On January 1, 1984, on MTV, the preview of Van Halen’s new video “Jump” debuted. Reportedly, the video shoot spent more money on beer than on the filming and editing, according to wildman lead singer David Lee Roth once claimed. Anyway, the song was a perfect amalgamation of metal, pop and up-to-date synthesizers that pushed this song to #1 on the Hot 100 in Billboard magazine. The new album, appropriately titled 1984, went to #1 on the album chart as well. This lead to Van Halen ruling the metal world for the next few years, even after Sammy Hagar replaced DLR in 1986.
The Hagar years, often referred to as Van Hagar years, saw unprecedented success for the band. But, it also spawned thousands of imitators collectively known as Hair Metal Bands. That meant for every Mötley Crüe or Bon Jovi, we were subjected to hundreds of White Lions and Warrants. Regardless, Van Halen, with any lead singer BUT Gary Cherrone, the former Extreme frontman who foolishly was hired to replace Hagar when he left the band after a decade. Cherrone lasted only one album, but the outcry was deafening. Fans only wanted DLR or Hagar because they were always ready to party instead of the thinking man-lyrics from Cherrone. He did not fit the Van Halen motif.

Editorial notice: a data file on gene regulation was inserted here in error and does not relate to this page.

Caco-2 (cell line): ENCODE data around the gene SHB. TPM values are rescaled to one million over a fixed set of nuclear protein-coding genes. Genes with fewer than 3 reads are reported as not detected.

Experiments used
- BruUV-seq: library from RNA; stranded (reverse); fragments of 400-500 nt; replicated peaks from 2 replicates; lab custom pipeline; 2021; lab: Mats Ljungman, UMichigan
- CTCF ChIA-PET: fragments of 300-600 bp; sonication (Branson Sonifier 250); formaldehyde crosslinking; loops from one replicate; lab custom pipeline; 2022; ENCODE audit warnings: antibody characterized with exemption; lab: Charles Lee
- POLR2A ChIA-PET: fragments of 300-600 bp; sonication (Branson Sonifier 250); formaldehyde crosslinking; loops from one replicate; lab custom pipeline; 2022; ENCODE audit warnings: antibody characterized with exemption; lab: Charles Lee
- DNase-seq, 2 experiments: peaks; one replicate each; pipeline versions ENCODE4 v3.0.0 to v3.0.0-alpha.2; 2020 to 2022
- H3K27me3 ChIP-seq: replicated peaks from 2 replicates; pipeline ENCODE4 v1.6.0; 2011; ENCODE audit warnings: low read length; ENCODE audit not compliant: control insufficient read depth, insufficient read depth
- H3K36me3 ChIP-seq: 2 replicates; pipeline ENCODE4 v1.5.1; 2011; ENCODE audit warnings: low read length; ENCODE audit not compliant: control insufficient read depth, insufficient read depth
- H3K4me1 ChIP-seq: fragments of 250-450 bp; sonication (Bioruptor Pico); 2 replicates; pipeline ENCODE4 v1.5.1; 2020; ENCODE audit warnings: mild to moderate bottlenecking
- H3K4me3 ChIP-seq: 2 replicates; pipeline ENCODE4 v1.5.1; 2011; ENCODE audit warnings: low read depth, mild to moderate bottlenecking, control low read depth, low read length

So, Roth and Hagar have alternated being the group’s lead singers on tours and albums. Original bassist Michael Anthony was booted out of the group due to his loyalty to Hagar and was replaced by Eddie Van Halen’s son Wolfgang. Now Van Halen is actually three-quarters Van Halen since Wolfgang joined the band (remember, the drummer is Eddie’s brother Alex). So, depending on how Eddie wants the band to sound will determine who the lead singer will be. Personally, I am a David Lee Roth band because I always felt that Van Halen turned into a Sammy Hagar back-up band when he was the lead singer. Still, I did love many of the Van Hagar songs as much as the others, but DLR just gave the band a dimension that no other band had: a true showman.
So, at a time in rock history during which we could use a Van Halen to shake things up again, I present to you My 25 Favorite Van Halen Songs of All-Time.
1. “Dreams” (5150, 1986)
2. “Ice Cream Man” (Van Halen, 1978)
3. “Jump” (1984, 1984)
4. “Eruption” (Van Halen, 1978)
5. Right Now” (For Unlawful Carnal Knowledge, 1991)